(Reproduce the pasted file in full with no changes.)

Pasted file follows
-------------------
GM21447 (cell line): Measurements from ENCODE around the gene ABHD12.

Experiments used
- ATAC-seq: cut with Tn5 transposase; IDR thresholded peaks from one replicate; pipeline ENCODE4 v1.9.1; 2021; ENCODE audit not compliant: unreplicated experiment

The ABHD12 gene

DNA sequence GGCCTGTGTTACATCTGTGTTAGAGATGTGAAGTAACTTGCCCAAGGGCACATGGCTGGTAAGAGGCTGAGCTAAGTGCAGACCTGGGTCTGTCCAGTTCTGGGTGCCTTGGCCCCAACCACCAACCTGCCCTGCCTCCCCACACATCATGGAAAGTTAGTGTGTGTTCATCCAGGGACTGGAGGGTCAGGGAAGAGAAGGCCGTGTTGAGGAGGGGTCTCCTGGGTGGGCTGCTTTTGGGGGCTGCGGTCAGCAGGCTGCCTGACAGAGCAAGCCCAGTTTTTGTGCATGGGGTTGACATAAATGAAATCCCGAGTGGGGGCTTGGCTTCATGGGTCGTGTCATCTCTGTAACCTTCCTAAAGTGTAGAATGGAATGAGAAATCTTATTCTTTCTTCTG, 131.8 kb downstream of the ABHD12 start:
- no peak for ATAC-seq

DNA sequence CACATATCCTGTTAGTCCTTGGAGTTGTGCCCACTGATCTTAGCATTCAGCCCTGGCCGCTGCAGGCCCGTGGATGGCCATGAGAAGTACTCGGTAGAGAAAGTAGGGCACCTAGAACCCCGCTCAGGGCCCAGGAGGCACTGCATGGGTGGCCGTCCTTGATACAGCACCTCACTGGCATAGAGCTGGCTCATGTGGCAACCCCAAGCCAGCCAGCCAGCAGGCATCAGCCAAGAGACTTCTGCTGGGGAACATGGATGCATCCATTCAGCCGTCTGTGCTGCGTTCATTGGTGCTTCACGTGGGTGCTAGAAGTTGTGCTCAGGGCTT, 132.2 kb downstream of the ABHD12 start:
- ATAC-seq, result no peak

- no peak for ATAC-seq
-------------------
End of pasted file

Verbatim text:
GM21447 (cell line): Measurements from ENCODE around the gene ABHD12.

Experiments used
- ATAC-seq: cut with Tn5 transposase; IDR thresholded peaks from one replicate; pipeline ENCODE4 v1.9.1; 2021; ENCODE audit not compliant: unreplicated experiment

The ABHD12 gene

DNA sequence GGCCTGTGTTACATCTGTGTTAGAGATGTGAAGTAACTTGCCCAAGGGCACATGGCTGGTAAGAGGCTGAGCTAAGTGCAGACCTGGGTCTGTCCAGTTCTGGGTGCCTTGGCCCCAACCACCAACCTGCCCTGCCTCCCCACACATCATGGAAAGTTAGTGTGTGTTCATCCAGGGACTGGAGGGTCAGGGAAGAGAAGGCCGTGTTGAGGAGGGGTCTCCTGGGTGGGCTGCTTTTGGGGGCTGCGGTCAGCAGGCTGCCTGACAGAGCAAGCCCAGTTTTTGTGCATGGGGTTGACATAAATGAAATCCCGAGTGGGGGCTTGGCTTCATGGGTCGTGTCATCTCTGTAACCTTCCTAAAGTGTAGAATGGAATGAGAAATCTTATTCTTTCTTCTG, 131.8 kb downstream of the ABHD12 start:
- no peak for ATAC-seq

DNA sequence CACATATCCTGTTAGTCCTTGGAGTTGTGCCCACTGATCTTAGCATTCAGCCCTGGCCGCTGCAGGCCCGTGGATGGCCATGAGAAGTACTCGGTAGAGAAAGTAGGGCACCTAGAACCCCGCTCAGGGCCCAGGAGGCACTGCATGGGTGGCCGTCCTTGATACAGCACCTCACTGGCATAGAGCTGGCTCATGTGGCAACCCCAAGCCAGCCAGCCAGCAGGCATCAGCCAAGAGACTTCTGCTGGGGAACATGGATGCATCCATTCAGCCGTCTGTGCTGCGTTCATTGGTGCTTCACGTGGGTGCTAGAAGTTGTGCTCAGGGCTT, 132.2 kb downstream of the ABHD12 start:
- ATAC-seq, result no peak

- no peak for ATAC-seq